I just want a game without the time pressure of seasons. I want to play games in my own pace. It’s hard to maintain an attachment to the character when the character “expires” once the season ends.

    I haven’t played D4, so I’m not sure how seasons are implemented in that game, but this was a problem in D3. Once the season ends there’s little reason to continue playing with the character.

    • tb_@lemmy.world
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      1 month ago

      Warframe is kinda cool in that regard, almost all content remains accessible… in some form or another. Save for a rare few time limited events, all quests and such have remained accessible.

      The one major caveat to that is “prime” versions of weapons and frames, you will have to get into player trading if you want certain ones and don’t want to wait for the rotating “unvaulting”. But, thanks to that unvaulting, most primes aren’t ridiculously expensive to trade for. Even when you get back into the game years later and are missing a bunch (me).

      There’s a completely free battle pass-like system too, but that also will return items from previous passes.

      There’s a lot of systems… one issue of keeping so much around I guess. There are more technicalities, some weapons become less viable with time and power creep, yet a new mod or update may revitalise them! Same goes for the frames themselves, the devs have gone back and reworked older ones to bring them up to par with more modern ones.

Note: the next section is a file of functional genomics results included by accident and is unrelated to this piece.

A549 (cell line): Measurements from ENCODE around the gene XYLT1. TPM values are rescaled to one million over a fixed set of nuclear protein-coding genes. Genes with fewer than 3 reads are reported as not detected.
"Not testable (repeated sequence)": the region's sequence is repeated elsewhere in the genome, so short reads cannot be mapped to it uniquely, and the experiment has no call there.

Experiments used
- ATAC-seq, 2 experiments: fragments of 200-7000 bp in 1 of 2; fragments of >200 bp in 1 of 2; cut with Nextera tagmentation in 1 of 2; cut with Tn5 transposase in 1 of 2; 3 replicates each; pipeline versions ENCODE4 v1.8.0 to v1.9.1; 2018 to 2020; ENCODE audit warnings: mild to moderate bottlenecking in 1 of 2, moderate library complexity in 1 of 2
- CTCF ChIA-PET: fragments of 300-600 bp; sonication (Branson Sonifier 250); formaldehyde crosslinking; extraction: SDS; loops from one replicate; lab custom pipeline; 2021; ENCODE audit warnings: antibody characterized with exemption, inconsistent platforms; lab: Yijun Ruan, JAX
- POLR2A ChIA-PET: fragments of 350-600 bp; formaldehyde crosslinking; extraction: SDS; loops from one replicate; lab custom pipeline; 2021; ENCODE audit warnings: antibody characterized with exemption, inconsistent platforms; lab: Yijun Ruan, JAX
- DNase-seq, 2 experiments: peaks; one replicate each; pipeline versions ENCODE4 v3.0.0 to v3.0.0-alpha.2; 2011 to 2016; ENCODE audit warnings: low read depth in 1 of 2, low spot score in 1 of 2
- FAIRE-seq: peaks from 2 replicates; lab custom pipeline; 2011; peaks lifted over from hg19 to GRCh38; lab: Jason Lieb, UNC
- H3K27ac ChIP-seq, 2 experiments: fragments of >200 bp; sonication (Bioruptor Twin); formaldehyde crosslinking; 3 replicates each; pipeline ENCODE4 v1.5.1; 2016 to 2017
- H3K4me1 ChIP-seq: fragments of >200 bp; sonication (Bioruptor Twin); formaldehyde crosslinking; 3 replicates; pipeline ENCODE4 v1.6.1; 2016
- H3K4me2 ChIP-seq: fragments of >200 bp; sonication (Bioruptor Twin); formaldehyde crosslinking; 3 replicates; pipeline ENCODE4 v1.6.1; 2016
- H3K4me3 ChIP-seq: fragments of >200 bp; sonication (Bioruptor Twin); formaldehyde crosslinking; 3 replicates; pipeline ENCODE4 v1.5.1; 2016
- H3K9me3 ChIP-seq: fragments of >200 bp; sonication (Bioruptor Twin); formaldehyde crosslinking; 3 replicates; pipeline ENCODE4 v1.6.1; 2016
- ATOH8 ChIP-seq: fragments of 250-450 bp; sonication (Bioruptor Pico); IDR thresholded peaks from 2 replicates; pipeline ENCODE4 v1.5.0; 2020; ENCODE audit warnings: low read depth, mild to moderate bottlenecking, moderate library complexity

• TimewornTraveler@lemm.ee
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        1 month ago

        Warframe is an absolutely excellent game and one more devs should look towards. Nearly endlessly entertaining, genuinely F2P with virtually no strings attached (as long as there’s a solid playerbase), lots of room for creative expression and exploration, care from the devs, great stuff.

        Pretty much the only thing wrong with it is the endless bugs, but like, what game doesn’t have bugs? Okay maybe Warframe has a few more bugs lol

      • magic_lobster_party@kbin.run
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        1 month ago

        The game is mainly designed around season play. You’ll miss out on content if you don’t participate in seasons. The game won’t be as enjoyable either, because it’s not designed to be played that way.

  • RunawayFixer@lemmy.world
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    1 month ago